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Body Mass Index and Suicide

Posted Mar 13 2009 3:40pm

On the heals of my last post, I thought I would highlight a recent question that was asked in the March 2009 Issue of Obesity Research Journal: Why is Body Mass Index (BMI) adversely related to suicide?"

Suicide is the 11th leading cause of death in the United States, but one of the two main causes of death related to anorexia nervosa (consequences of starvation being the other one). The risk of suicide for people with anorexia is 57 times greater than the risk for suicide in the general population.

Multiple studies have documented an inverse relationship between BMI and suicide. However, upon further investigation, it appears that studies support an inverse relationship between BMI and suicide deaths, but a positive relationship with suicide attempts. Reasons for this may be the association between extreme obesity and certain mental health disorders, such as panic disorder, substance use disorder (in males but not females), and major depression.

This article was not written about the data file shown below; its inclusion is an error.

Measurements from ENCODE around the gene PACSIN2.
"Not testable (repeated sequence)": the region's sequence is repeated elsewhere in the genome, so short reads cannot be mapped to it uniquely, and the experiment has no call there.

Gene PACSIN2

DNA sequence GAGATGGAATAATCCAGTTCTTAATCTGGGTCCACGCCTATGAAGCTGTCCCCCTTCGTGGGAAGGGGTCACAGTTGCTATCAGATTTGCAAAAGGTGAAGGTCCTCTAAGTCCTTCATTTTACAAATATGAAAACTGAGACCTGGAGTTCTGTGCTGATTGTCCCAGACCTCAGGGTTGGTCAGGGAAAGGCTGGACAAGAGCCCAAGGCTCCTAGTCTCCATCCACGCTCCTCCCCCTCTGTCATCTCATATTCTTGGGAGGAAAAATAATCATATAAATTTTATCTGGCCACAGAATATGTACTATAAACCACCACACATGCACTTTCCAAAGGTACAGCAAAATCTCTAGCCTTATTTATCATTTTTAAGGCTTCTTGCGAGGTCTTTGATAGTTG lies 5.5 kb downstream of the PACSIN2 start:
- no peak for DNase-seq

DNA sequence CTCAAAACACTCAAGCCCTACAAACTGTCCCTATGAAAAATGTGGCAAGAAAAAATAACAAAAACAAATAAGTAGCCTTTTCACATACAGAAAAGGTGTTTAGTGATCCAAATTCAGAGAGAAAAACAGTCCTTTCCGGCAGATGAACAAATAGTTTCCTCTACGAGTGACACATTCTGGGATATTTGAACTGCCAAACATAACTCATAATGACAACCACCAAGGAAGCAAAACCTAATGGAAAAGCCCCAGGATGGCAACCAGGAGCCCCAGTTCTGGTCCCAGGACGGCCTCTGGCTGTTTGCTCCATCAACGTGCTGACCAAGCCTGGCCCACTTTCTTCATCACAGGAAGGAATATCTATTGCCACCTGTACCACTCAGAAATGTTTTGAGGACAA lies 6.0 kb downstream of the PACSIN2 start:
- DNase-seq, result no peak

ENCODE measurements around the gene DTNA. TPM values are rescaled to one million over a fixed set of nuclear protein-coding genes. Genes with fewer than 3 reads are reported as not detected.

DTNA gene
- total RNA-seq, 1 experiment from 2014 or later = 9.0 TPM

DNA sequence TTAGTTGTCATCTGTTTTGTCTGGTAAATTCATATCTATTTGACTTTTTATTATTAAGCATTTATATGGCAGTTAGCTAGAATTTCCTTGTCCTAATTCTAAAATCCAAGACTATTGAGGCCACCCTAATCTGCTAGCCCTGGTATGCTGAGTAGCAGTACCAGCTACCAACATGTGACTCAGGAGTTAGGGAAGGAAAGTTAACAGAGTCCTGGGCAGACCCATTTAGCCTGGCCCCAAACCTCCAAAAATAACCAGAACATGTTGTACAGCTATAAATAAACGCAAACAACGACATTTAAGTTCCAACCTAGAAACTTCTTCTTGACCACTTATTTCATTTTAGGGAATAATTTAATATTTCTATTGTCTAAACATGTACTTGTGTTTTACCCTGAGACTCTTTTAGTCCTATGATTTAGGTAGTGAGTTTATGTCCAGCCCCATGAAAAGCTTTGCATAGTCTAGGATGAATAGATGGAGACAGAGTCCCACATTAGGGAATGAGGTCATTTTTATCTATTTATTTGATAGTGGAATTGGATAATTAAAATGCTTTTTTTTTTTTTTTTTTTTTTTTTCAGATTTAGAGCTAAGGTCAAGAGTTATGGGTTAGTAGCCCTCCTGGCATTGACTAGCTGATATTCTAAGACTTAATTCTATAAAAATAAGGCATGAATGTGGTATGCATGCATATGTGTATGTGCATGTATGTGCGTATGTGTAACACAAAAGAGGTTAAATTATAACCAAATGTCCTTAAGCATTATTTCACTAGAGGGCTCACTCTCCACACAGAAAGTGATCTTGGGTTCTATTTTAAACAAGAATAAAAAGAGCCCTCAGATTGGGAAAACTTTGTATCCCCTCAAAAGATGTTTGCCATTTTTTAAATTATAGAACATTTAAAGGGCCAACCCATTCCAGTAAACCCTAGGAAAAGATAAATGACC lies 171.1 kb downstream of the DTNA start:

Of significance is other research  which demonstrates that one's perception of their body weight may be more important than their actual weight in terms of increased likelihood of suicidal behavior. According to these findings, it appears that regardless of body mass index, extreme perceptions of weight appear to be significant risk factors for suicidal behavior.

...Which leads us back to what we highlight here at Treatment Notes, namely the importance of adequate screening for and treatment of eating disorders, most of which share the component of body image disturbance, regardless of actual body weight. 

If you have a question or topic you would like to see addressed in this Blog, go tohttp://www.drshepp.com, or e-mailmail@drshepp.com, or send your question via Twitter towww.twitter.com/drshepp

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